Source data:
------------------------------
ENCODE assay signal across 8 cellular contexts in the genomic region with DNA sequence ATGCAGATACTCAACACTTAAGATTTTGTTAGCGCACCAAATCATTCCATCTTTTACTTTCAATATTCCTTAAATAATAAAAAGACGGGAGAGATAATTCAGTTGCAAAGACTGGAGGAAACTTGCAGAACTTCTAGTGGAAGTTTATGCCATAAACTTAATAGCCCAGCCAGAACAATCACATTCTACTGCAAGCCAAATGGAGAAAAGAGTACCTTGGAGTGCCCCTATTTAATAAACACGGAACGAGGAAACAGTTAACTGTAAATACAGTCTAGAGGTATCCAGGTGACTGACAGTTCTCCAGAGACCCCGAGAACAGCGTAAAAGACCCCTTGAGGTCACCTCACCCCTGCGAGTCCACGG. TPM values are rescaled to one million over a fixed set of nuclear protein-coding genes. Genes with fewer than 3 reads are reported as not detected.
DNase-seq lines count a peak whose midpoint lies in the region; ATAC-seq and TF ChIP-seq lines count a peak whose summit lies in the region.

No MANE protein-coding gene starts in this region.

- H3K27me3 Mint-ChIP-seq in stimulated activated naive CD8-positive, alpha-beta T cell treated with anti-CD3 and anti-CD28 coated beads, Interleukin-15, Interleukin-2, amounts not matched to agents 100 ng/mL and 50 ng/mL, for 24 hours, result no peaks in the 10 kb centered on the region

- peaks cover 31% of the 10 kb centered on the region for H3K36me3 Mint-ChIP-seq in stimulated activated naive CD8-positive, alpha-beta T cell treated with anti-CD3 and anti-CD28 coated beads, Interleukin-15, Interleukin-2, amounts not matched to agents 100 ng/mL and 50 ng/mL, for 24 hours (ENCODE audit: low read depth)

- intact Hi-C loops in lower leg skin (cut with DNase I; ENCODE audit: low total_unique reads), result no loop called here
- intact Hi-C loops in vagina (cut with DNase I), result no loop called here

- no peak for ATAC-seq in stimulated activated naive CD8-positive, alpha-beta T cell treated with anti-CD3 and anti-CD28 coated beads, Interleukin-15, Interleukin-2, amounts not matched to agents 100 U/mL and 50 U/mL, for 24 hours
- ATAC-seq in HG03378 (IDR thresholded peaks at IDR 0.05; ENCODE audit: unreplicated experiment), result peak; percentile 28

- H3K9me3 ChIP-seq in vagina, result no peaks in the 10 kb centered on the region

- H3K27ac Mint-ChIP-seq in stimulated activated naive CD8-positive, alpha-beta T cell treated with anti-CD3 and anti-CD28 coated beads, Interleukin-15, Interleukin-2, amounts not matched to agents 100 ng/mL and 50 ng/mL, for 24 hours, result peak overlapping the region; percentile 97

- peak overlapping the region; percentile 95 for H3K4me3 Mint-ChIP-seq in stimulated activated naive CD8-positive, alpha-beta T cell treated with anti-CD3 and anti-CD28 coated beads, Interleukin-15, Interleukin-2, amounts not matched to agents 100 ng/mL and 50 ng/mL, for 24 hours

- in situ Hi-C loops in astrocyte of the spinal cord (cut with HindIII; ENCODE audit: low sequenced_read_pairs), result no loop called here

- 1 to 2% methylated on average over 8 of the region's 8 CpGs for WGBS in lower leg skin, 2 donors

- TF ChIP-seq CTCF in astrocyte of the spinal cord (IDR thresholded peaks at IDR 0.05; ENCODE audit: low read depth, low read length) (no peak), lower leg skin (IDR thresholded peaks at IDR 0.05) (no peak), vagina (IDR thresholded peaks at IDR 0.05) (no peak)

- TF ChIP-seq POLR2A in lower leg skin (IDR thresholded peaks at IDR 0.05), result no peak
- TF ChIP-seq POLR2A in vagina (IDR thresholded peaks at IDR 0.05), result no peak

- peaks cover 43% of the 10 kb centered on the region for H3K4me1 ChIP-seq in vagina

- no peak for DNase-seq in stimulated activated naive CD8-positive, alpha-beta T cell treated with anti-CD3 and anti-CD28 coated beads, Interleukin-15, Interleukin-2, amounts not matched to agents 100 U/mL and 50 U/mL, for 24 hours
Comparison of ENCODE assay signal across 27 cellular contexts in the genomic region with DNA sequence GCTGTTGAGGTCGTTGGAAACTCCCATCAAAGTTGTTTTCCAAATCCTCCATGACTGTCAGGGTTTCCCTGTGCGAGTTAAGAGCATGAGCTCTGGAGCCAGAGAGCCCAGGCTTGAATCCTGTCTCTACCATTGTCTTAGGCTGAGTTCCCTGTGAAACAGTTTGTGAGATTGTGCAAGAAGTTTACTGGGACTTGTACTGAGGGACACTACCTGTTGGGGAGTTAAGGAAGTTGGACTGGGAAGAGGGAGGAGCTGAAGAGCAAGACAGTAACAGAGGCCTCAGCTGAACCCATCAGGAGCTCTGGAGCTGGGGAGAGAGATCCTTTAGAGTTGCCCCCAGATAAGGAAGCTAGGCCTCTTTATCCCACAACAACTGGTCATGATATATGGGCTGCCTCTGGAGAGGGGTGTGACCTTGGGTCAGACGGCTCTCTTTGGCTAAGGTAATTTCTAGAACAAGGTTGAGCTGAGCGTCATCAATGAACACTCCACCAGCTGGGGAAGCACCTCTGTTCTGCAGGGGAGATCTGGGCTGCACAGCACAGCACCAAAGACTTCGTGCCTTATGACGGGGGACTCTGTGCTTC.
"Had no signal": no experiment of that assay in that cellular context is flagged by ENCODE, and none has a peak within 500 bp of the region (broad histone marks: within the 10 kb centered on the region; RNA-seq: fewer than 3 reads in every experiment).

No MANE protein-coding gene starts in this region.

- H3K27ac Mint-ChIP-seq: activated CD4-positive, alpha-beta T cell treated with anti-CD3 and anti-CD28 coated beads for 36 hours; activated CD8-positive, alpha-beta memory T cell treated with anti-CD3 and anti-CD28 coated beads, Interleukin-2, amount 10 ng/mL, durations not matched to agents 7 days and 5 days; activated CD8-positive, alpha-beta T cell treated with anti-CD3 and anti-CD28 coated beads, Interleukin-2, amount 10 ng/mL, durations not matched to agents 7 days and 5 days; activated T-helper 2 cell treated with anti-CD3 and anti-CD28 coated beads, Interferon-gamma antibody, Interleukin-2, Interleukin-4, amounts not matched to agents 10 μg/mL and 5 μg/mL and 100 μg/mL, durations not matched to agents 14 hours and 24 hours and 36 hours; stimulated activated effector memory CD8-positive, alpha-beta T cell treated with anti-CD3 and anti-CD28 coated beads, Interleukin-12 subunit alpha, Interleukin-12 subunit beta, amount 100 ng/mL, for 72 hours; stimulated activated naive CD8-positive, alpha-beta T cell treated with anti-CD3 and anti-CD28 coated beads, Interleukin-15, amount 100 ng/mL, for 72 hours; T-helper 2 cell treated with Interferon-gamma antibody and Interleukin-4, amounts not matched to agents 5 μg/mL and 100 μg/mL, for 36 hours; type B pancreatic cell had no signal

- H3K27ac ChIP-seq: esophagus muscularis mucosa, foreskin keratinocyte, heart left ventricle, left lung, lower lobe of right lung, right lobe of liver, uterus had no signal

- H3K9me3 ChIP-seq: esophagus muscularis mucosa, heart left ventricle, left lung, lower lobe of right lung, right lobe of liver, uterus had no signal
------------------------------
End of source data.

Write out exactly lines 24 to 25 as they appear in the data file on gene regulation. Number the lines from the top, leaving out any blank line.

- H3K27ac ChIP-seq: esophagus muscularis mucosa, foreskin keratinocyte, heart left ventricle, left lung, lower lobe of right lung, right lobe of liver, uterus had no signal

- H3K9me3 ChIP-seq: esophagus muscularis mucosa, heart left ventricle, left lung, lower lobe of right lung, right lobe of liver, uterus had no signal